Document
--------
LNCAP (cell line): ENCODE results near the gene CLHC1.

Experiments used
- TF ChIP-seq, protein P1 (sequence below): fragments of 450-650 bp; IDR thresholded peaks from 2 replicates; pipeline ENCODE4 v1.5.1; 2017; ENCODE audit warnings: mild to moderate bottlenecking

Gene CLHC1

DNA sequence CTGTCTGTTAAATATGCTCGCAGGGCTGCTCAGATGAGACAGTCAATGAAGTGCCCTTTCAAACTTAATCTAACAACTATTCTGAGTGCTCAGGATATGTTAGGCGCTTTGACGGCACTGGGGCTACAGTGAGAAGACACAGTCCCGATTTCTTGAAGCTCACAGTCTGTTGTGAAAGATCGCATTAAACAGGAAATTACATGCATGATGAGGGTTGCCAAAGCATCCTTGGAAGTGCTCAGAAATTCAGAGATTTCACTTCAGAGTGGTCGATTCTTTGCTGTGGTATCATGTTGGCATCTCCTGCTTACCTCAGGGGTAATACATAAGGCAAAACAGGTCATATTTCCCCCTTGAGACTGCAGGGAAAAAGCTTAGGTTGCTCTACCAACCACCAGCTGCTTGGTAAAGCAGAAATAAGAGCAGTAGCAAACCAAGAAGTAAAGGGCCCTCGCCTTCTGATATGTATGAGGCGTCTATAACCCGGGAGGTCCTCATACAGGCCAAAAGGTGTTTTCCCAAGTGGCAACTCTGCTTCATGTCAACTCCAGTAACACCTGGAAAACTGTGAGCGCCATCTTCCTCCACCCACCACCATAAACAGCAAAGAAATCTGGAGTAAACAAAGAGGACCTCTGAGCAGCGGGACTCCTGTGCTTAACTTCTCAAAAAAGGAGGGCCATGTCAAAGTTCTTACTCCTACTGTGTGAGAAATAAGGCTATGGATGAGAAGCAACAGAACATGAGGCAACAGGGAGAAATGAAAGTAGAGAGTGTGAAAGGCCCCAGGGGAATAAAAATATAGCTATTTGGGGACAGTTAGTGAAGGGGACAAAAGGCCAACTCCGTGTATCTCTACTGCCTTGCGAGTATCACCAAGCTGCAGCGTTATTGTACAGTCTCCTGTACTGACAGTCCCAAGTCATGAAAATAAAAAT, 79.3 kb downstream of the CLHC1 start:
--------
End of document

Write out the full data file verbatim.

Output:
LNCAP (cell line): ENCODE results near the gene CLHC1.

Experiments used
- TF ChIP-seq, protein P1 (sequence below): fragments of 450-650 bp; IDR thresholded peaks from 2 replicates; pipeline ENCODE4 v1.5.1; 2017; ENCODE audit warnings: mild to moderate bottlenecking

Gene CLHC1

DNA sequence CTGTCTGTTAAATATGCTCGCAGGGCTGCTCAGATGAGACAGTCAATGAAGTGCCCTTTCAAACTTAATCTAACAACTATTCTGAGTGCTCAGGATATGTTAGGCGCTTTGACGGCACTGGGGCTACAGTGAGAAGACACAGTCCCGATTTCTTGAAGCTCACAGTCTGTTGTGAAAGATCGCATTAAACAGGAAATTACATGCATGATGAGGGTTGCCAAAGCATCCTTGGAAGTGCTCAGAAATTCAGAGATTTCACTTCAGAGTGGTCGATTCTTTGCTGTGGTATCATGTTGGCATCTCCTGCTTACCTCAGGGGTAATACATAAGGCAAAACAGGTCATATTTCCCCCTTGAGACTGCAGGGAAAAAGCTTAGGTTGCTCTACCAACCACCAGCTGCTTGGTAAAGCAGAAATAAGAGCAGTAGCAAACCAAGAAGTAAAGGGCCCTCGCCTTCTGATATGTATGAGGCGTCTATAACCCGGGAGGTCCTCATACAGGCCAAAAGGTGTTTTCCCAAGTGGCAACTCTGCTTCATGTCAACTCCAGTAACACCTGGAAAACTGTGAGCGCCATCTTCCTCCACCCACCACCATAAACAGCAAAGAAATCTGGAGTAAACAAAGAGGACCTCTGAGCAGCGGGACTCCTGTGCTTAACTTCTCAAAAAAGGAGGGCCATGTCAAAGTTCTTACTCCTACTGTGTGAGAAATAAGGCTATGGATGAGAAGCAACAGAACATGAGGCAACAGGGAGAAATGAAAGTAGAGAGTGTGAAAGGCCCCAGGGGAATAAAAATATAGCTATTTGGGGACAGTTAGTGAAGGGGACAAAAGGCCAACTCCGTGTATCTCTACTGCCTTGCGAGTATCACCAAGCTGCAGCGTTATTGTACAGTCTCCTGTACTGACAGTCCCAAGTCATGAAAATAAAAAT, 79.3 kb downstream of the CLHC1 start: